21. Just to follow up on a few things finally. My final changes to the reefing system did work. ( I have the reef lines on sails on the sprit side of sail, tied to balls on opposite side of sail.. will post picture if anyone is interested) It is also matter of technique. I have found it is best to lower the sail and snotter until very slack then push sprit up as the reef line on the sprit is being tightened. I have done this several times on the water and works well. ( Last time with winds gusting to mid 20's in a chop) As always, plan ahead. I have posted a sketch below. It is my perception the boat points better on a port tack when the mizzen sprit is to windward and sail has full shape, despite centerboard being offset to the port side. I feel like the boat has more drive. I understand this is subjective and have read all the comments to the contrary. There is also a large body of data out there suggesting sail shape matters. I'm not racing the boat but I would like it to better if it can be. I will build the mizzen sprit first. I don't see it will complicate rigging or reefing. It will take some time due to other projects in the way. I hope to have it by fall messabout. I would appreciate any comments on shape, dimensions, or designs or other sprit builds. Kind Regards to all sprit drawing.pdf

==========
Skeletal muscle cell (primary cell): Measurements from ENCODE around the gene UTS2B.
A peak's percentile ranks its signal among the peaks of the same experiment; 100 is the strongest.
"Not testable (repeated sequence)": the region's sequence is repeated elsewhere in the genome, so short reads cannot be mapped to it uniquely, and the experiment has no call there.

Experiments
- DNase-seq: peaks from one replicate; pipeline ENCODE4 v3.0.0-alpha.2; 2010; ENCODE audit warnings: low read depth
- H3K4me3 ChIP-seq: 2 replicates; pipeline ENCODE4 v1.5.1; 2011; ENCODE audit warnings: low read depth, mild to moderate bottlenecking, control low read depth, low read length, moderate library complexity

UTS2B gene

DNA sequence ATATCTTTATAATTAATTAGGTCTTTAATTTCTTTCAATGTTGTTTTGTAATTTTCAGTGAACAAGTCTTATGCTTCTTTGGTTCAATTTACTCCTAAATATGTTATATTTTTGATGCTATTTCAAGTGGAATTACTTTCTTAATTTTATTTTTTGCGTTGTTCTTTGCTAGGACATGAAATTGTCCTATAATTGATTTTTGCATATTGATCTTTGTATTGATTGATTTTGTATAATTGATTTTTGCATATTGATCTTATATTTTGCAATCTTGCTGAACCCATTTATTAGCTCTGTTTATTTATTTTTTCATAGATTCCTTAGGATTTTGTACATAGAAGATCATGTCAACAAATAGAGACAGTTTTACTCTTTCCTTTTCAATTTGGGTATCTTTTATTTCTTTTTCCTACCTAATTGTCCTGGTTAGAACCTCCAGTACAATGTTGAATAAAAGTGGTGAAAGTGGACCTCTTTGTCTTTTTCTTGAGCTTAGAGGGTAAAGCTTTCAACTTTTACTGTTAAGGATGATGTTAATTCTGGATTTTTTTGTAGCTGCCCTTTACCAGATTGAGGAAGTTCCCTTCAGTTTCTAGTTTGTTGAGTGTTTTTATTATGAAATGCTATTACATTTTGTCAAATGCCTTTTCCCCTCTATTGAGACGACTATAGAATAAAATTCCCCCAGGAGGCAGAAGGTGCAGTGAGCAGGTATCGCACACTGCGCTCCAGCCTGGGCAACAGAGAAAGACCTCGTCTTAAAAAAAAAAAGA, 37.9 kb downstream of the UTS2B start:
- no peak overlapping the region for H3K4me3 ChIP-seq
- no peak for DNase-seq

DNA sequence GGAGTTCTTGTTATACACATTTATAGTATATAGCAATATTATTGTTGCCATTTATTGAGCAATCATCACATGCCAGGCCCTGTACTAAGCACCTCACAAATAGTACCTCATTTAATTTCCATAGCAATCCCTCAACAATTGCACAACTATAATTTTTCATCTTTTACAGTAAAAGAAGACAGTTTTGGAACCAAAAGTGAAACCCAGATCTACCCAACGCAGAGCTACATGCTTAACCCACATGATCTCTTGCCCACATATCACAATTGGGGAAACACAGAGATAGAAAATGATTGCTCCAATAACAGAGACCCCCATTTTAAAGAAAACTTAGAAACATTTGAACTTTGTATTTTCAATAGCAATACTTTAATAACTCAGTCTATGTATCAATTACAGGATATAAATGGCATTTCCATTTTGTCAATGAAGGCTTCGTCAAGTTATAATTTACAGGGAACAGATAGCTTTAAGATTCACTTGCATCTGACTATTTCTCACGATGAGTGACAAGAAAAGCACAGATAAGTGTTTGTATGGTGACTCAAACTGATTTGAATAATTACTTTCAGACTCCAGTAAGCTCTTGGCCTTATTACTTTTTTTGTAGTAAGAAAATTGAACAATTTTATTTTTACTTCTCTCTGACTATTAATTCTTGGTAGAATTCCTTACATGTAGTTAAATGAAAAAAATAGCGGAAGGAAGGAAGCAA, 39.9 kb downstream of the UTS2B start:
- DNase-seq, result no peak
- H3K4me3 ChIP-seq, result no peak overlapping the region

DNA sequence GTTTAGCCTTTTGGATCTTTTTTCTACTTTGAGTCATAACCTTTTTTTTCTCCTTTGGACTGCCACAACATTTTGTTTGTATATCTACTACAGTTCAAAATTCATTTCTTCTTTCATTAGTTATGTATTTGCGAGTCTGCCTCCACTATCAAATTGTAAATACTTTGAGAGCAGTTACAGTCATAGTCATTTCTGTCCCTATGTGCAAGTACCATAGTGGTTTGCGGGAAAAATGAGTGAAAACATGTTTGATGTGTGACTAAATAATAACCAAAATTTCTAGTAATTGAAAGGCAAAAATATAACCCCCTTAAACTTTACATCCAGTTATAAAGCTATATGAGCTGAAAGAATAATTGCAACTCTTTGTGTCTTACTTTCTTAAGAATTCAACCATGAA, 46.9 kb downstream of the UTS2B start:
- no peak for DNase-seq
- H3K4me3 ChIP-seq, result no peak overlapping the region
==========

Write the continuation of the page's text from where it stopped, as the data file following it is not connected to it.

22. I while back I posted some photos of changes I made to the sprits for reefing. It did not work well and did not solve the problem. Note: Please do not copy that idea. It did not work. We will play around with some other ideas. But want to be sure no one tried to follow me down and dark path. Best Regards
  23. I wanted to follow up on this. We were sailing on Sunday, we reefed both main and mizzen and would like to have put another reef in the main. Unfortunately the turning system I put in did not work well. I think the sprit is turning during the process and the very small cheek block on sprit angled and therefore causing the line to get caught. I will change that just a small block. I may also put a ball with a block on the sail at each reef point on the leach. Lines will run on just one side of sail( sprit side) for the reef. We will experiment and tell all. The other thing to note is that when we decided to try for a second reef on the main, the boat was completely wet and very slippery and the boat was bouncing around a lot. I think our problem is part equipment, trying to gear it to our strength, and technique. Reefing a sprit which moves is different from reefing a boom which is fixed at one end. We plan to make some changes, practice in the drive way and then on the water in easy conditions. Thank you
  24. tfrei, Good afternoon. Two weeks ago I was sailing with my wife, with the standard set up on my Core Sound 17, and she could barely get it reefed in. So we did a modification and added a turning block. Last Sunday I was sailing with my daughter, she was driving and we needed to reef. Even with the turning block it took some effort to get it done. But less force. Also the boat in those conditions is rocking around and nothing is easy. My fear with your systems is that you may not be able to reef when it is important, and or the line may get cut. Kindest Regards